Rain, thunderstorms coming; flash flooding, debris flows possible
KENNEWICK, Wash. — First we get high heat up to 109 degrees, then more smoke will move in, and now it looks like incoming precipitation may produce storm cells that could potentially dump rain onto burn scars, causing topsoil mudslides.
The National Weather Service reports a system off of California will pull monsoonal moisture from the desert southwest into eastern Washington and Oregon. Expect rainfall and thunderstorms.
Here’s a nice loop of mid-level water vapor–and sure enough, there are scattered showers over Oregon late this morning. pic.twitter.com/bfTDJFJgb4
— NWS Seattle (@NWSSeattle) July 30, 2021
There will be scattered showers on Saturday afternoon in Washington state but the main activity begins Saturday night.
“Any significant moisture Sunday comes with concerns of debris flow on Sunday to Monday,” said NWS Meteorologist Matthew Callihan.
Wildfire burn scars are particular areas of concern. Places downhill and downstream from burned areas are very susceptible to flash flooding and debris flows. The weather service says rainfall that would normally be absorbed will run off extremely quickly after a wildfire, as burned soil can be as water repellant as pavement.
“It’ll be wet, and where there’s no vegetation holding things together, everything can slide around,” Callihan said.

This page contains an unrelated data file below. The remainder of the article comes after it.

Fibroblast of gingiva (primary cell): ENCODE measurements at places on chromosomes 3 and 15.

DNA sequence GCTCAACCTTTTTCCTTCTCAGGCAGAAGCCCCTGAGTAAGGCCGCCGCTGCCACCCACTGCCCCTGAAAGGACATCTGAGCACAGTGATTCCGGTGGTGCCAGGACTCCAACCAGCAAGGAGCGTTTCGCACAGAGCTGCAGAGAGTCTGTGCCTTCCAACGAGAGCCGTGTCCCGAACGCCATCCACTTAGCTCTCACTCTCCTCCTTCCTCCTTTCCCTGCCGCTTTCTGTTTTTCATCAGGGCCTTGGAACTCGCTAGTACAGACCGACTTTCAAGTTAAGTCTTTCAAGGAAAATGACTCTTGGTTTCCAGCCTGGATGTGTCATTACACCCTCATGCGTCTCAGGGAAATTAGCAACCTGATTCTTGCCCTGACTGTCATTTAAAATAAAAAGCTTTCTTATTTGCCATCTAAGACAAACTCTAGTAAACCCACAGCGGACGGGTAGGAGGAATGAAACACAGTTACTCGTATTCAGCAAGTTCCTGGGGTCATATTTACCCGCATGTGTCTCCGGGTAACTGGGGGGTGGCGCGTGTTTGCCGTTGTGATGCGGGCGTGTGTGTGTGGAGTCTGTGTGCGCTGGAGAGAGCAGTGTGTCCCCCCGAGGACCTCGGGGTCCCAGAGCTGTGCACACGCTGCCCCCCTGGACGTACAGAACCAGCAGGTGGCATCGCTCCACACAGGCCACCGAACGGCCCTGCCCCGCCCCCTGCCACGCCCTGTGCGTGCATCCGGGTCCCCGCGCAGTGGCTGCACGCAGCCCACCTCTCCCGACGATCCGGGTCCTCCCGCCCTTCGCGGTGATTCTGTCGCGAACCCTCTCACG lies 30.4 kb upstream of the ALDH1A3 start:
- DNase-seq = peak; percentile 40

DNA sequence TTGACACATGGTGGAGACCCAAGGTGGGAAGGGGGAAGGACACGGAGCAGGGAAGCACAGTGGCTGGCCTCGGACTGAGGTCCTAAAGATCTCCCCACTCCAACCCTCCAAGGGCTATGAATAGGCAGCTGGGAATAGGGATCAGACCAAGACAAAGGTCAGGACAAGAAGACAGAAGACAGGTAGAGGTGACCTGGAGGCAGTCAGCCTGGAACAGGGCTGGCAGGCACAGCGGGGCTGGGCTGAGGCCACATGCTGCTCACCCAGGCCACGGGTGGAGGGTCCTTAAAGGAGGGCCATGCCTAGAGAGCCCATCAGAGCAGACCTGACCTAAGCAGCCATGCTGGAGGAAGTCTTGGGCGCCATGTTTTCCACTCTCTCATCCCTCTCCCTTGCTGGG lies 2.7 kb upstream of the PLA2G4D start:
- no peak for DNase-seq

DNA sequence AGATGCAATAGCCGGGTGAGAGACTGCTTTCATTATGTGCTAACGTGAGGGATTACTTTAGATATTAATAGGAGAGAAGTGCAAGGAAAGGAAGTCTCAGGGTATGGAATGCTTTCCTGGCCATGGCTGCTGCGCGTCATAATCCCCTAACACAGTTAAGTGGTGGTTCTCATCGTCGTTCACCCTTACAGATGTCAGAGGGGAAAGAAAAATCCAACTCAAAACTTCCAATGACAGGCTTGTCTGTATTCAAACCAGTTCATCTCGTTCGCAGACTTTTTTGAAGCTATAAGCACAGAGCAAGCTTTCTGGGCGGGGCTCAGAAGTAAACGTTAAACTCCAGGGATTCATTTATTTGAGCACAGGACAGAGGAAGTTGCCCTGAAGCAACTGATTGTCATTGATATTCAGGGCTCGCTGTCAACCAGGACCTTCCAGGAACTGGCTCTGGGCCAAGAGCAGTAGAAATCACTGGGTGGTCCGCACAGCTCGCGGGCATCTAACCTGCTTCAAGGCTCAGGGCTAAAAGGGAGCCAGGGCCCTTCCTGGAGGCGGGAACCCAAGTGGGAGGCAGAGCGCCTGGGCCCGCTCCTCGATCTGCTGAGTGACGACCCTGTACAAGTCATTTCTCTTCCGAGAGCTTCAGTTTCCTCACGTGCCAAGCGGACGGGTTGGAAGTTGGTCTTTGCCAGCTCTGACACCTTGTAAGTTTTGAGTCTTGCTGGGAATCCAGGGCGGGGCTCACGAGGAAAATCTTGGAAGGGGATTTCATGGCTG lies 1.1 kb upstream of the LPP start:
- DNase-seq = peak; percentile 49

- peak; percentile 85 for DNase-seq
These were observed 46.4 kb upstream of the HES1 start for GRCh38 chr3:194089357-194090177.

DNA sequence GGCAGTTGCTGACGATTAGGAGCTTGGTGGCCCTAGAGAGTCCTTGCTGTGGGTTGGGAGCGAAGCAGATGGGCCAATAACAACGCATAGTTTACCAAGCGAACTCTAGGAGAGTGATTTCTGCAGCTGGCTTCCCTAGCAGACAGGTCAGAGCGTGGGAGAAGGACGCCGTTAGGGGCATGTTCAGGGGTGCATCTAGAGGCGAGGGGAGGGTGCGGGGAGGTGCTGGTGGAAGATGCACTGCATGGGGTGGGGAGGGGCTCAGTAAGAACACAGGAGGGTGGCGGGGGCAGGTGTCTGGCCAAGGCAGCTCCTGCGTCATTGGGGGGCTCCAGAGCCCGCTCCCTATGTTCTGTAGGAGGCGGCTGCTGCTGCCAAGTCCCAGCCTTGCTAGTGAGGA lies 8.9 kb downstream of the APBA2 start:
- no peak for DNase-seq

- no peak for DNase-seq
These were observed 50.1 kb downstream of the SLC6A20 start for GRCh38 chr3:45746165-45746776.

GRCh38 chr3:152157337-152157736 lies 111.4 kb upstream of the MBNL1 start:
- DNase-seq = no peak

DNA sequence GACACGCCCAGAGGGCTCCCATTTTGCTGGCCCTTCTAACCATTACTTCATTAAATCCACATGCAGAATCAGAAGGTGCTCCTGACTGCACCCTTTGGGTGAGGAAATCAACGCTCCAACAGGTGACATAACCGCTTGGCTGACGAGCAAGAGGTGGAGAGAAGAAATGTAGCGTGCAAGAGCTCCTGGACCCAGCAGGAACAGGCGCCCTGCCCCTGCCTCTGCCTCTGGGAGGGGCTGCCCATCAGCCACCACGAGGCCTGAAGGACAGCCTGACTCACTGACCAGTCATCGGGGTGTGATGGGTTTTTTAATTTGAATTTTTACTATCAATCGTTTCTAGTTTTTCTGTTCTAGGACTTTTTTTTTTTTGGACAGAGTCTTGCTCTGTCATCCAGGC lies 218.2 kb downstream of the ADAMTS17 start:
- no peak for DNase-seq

Here’s what meteorologists will be watching for: rainfall over 3/10 of an inch in 30 minutes, or 6/10 of an inch per hour. Those rates on burn scars have the possibility of triggering debris flows.
Some regions, such as southern Umatilla County, La Grande, and Enterprise in Wallowa County could get an inch of rain. The Cascades near Snoqualmie Pass could receive a half-inch of rain.
Rain and thunderstorms are expected over southeast Washington fire zones such as the Green Ridge Fire and Lick Creek Fire on Saturday afternoon into Sunday night and Monday.
Mary Wister, incident meteorologist for the Green Ridge Fire, said she prepares crews day by day. On Friday, she called attention to the lower relative humidity, higher temperatures of 96-101 degrees, and 5-10 mph wind with gusts up to 15, which later that day caused the fire to spread and put up more smoke. Come Saturday, she’ll prep crews for rain and lightning.
“If I anticipate thunderstorms, I’ll give a heads up during our briefing: the best option is go underneath a hard-top vehicle,” said Wister.
With many crews sleeping outside in tents with poles resembling lightning rods, Wister watches the radar and alerts crews when necessary.
“It’s a challenge because, you give them a heads up, but it’s discouraging to have to wake them up at 2 am,” Wister said.
Lightning, of course, can create new fire starts. Callihan said storms in central Oregon sparked 41 starts within the past 24 hours.
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